Common Causes Of Bleeding When Not On A Period
November 30, 2017 16:32 By Fabiosa
Women experience their period approximately every 21 to 30 days. During this phase, women bleed for between 5 and 7 days in a row, losing a total of 2 to 8 tablespoons of blood. However, despite this, many women have experienced bleeding outside of their period cycle at least once. Yes, it does sound very alarming. This reddish liquid is always an alert to our health. Doctors mention that there are several, varying reasons for bleeding outside of one's period.
The name of this phenomenon is metrorrhagia, that is, abnormal bleeding outside of one's period cycle. It is estimated that at least 20% of the female population have experienced such an episode at least once. Specialists always recommend we first check: the source or origin of the blood — since it could be coming from other organs — the amount of blood, as well as the color and smell. These indicators are very important for determining, whenever necessary, the underlying problem.
Science classifies bleeding while outside of the period in three ways:
1. Premenstrual (during days before the cycle begins);
2. Intermenstrual (during the middle of the cycle);
3. Postmenstrual (during days following the cycle's end).
Some specialized literature classify these three moments as: spotting (bleeding before or after the cycle), disovulation (bleeding during the middle of the cycle) or menorrhagia (after end of cycle).
Let's get to know these approaches in order to identify the most common causes of intermenstrual bleeding:
1. After menarche or before and during menopause, many women experience long periods, intermittent bleeding and/or prolonged absence of menstruation. This is due to the fact that the body is adapting itself to the reproductive functions, or in the case of menopause, adapting to the diminishing reproductive functions, so that the body is working normally. That's why it can result in hormonal imbalances which cause abnormal bleeding.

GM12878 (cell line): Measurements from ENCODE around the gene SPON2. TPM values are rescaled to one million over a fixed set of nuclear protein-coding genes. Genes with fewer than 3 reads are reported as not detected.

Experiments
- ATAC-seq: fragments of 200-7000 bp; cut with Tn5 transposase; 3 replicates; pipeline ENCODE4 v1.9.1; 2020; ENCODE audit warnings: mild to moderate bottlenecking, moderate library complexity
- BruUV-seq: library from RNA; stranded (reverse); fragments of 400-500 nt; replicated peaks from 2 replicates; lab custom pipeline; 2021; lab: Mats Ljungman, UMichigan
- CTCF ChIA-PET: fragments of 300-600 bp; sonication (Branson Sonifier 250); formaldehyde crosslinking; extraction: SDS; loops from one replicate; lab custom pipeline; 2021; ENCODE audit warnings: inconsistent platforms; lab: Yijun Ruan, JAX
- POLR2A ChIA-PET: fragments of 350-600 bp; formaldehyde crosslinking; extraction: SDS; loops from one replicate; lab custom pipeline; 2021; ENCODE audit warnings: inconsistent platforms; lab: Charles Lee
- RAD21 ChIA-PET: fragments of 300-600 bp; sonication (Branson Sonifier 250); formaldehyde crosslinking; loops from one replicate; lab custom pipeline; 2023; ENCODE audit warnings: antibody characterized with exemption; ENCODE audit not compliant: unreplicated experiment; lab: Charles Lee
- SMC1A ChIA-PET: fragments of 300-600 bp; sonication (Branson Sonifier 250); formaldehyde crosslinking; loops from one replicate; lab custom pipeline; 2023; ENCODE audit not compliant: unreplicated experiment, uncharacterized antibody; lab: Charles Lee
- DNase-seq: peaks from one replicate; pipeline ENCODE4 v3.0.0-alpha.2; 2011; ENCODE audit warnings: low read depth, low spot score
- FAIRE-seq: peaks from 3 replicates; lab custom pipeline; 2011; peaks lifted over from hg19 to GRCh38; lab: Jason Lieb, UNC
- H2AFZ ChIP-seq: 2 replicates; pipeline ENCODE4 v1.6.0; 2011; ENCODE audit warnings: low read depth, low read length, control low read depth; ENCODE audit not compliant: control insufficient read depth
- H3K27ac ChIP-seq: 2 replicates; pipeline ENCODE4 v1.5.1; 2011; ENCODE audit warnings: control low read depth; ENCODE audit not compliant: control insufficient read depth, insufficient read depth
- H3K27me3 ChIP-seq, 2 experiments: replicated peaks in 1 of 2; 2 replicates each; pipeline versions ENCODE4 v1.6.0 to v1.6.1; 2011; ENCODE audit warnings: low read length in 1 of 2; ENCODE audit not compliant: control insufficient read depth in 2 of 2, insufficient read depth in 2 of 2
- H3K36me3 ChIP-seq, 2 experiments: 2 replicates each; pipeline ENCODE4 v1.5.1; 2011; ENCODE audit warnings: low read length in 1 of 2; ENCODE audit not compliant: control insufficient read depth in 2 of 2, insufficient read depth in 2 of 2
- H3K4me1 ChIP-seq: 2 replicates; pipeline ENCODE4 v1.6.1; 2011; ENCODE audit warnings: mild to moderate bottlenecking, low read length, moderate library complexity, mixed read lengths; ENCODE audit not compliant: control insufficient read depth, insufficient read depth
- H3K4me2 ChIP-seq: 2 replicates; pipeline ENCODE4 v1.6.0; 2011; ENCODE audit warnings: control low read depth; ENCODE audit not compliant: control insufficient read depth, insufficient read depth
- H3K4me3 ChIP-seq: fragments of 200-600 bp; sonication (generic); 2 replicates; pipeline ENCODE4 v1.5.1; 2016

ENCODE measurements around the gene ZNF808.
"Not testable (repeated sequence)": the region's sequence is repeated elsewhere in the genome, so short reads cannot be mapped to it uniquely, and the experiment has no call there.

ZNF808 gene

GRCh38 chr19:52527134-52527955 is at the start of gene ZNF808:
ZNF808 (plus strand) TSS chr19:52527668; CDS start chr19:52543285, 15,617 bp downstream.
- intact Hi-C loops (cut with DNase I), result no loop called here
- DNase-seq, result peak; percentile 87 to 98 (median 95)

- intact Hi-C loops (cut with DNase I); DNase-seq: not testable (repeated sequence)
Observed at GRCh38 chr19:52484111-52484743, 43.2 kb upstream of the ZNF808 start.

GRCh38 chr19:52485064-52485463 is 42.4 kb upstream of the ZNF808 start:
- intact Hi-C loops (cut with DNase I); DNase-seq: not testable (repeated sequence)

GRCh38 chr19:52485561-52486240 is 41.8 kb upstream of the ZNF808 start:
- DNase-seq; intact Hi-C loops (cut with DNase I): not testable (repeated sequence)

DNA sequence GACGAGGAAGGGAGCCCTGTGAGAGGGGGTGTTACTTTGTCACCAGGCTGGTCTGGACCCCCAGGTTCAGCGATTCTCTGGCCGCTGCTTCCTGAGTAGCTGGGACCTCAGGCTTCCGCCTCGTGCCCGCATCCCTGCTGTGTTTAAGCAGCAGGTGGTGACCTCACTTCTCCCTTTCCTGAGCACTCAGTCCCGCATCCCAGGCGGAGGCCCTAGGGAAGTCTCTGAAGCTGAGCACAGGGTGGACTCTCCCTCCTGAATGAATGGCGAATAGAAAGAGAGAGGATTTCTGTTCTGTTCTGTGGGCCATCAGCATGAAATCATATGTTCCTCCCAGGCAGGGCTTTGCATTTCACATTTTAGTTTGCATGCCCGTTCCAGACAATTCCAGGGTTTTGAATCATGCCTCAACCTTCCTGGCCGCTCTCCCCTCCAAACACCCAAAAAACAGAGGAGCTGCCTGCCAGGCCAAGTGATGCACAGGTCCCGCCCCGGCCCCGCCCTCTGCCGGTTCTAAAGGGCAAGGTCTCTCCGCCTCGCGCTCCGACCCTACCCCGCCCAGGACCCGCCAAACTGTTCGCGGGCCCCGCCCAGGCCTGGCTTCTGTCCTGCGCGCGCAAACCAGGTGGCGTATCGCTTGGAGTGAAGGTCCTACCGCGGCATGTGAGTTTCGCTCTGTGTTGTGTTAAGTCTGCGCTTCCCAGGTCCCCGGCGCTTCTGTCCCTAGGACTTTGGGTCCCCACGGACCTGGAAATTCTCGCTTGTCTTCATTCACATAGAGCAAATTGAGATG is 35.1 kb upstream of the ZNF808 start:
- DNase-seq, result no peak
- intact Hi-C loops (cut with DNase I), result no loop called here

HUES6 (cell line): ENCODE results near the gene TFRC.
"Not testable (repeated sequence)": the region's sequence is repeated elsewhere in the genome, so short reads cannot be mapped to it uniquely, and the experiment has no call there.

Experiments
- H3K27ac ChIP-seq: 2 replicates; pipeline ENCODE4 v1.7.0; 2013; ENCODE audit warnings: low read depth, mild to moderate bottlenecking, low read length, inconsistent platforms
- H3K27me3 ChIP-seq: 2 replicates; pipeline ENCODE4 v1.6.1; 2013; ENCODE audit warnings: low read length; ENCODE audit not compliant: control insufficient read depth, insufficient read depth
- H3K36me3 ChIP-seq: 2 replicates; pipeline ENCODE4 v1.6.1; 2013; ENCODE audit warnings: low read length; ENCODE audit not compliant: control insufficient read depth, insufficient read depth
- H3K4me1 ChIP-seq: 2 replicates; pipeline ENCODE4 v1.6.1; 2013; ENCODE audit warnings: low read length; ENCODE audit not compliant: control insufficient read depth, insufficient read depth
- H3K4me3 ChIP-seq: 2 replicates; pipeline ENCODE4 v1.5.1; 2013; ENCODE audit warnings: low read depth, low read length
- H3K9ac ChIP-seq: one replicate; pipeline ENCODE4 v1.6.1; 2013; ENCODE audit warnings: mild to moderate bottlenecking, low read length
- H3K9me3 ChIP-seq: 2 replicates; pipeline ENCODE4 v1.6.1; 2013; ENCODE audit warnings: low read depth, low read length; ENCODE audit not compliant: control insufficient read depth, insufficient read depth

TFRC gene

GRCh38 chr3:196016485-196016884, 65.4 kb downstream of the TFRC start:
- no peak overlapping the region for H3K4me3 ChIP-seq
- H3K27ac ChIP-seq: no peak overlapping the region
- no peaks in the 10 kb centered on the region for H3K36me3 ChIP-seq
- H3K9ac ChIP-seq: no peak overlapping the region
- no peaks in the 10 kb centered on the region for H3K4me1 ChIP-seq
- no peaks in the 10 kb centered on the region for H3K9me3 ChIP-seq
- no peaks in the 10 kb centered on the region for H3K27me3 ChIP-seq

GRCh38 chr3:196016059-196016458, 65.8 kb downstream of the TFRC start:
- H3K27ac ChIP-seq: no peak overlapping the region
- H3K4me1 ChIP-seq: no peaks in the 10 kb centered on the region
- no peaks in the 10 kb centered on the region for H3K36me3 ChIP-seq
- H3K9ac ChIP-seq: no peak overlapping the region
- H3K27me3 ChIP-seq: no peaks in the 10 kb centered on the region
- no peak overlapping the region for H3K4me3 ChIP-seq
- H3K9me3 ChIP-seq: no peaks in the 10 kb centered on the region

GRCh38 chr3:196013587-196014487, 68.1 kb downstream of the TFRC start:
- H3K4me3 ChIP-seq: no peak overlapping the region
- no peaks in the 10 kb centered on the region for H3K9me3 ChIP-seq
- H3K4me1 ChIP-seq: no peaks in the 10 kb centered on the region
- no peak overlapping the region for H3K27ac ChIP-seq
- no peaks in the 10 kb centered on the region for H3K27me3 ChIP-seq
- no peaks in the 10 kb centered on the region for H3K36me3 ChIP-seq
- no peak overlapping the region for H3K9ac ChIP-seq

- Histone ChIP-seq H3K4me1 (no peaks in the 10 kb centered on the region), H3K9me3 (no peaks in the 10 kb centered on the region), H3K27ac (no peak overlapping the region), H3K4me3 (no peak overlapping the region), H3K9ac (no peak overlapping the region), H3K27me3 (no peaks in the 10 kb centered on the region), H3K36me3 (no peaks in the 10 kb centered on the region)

2. Contraceptive pills: When starting to take the contraceptive pill, or when stopping, it can result in bleeding. This is due to the estrogen imbalance. The pill tends to contain low levels of this hormone, which helps to maintain the uterus lining in place. If we start taking the pill, the body's estrogen balance is lost and bleeding can occur.
3. Pregnancy: When women conceive, there is a period known as implantation, occurring between 10 and 14 days after fertilization. This causes an implantation hemorrhage. So, in this case, bleeding can act as an indicator of pregnancy.
4. Morning-after pill: These pills, often sought after by women, tend to cause bleeding outside of the menstrual cycle due to their content of progestin and estrogen.
5. Stress: Can generate hormonal imbalances which lead to irregular menstrual activity.
6. The use of intrauterine devices (IUDs).
Now let's look at some unnatural causes:
1. Hormonal alterations (anovulation or menopause).
3. Thyroid conditions.
Natural causes (indicating the presence of diseases):
1. Ulcers or conditions affecting the reproductive system.
2. Uterine cysts or cancer.
3. Endometriosis or chronic inflammation.
4. Blood conditions.
If in any doubt, don't hesitate to seek medical advice. In that case, doctors can recommend several tests to identify the cause of the bleeding.
Some of these tests include:
- pregnancy test;
- blood exams to check thyroid and ovary function;
- colposcopy and biopsy of the uterine wall;
- pap smear;
- ultrasound of the abdominal region;
Remember that it's important for us to stay alert and not overlook any detail, especially when it comes to our health.
This article is purely for informational purposes. Do not self-medicate, and in all cases consult a certified healthcare professional before using any information presented in the article. The editorial board does not guarantee any results and does not bear any responsibility for harm that may result from using the information stated in the article.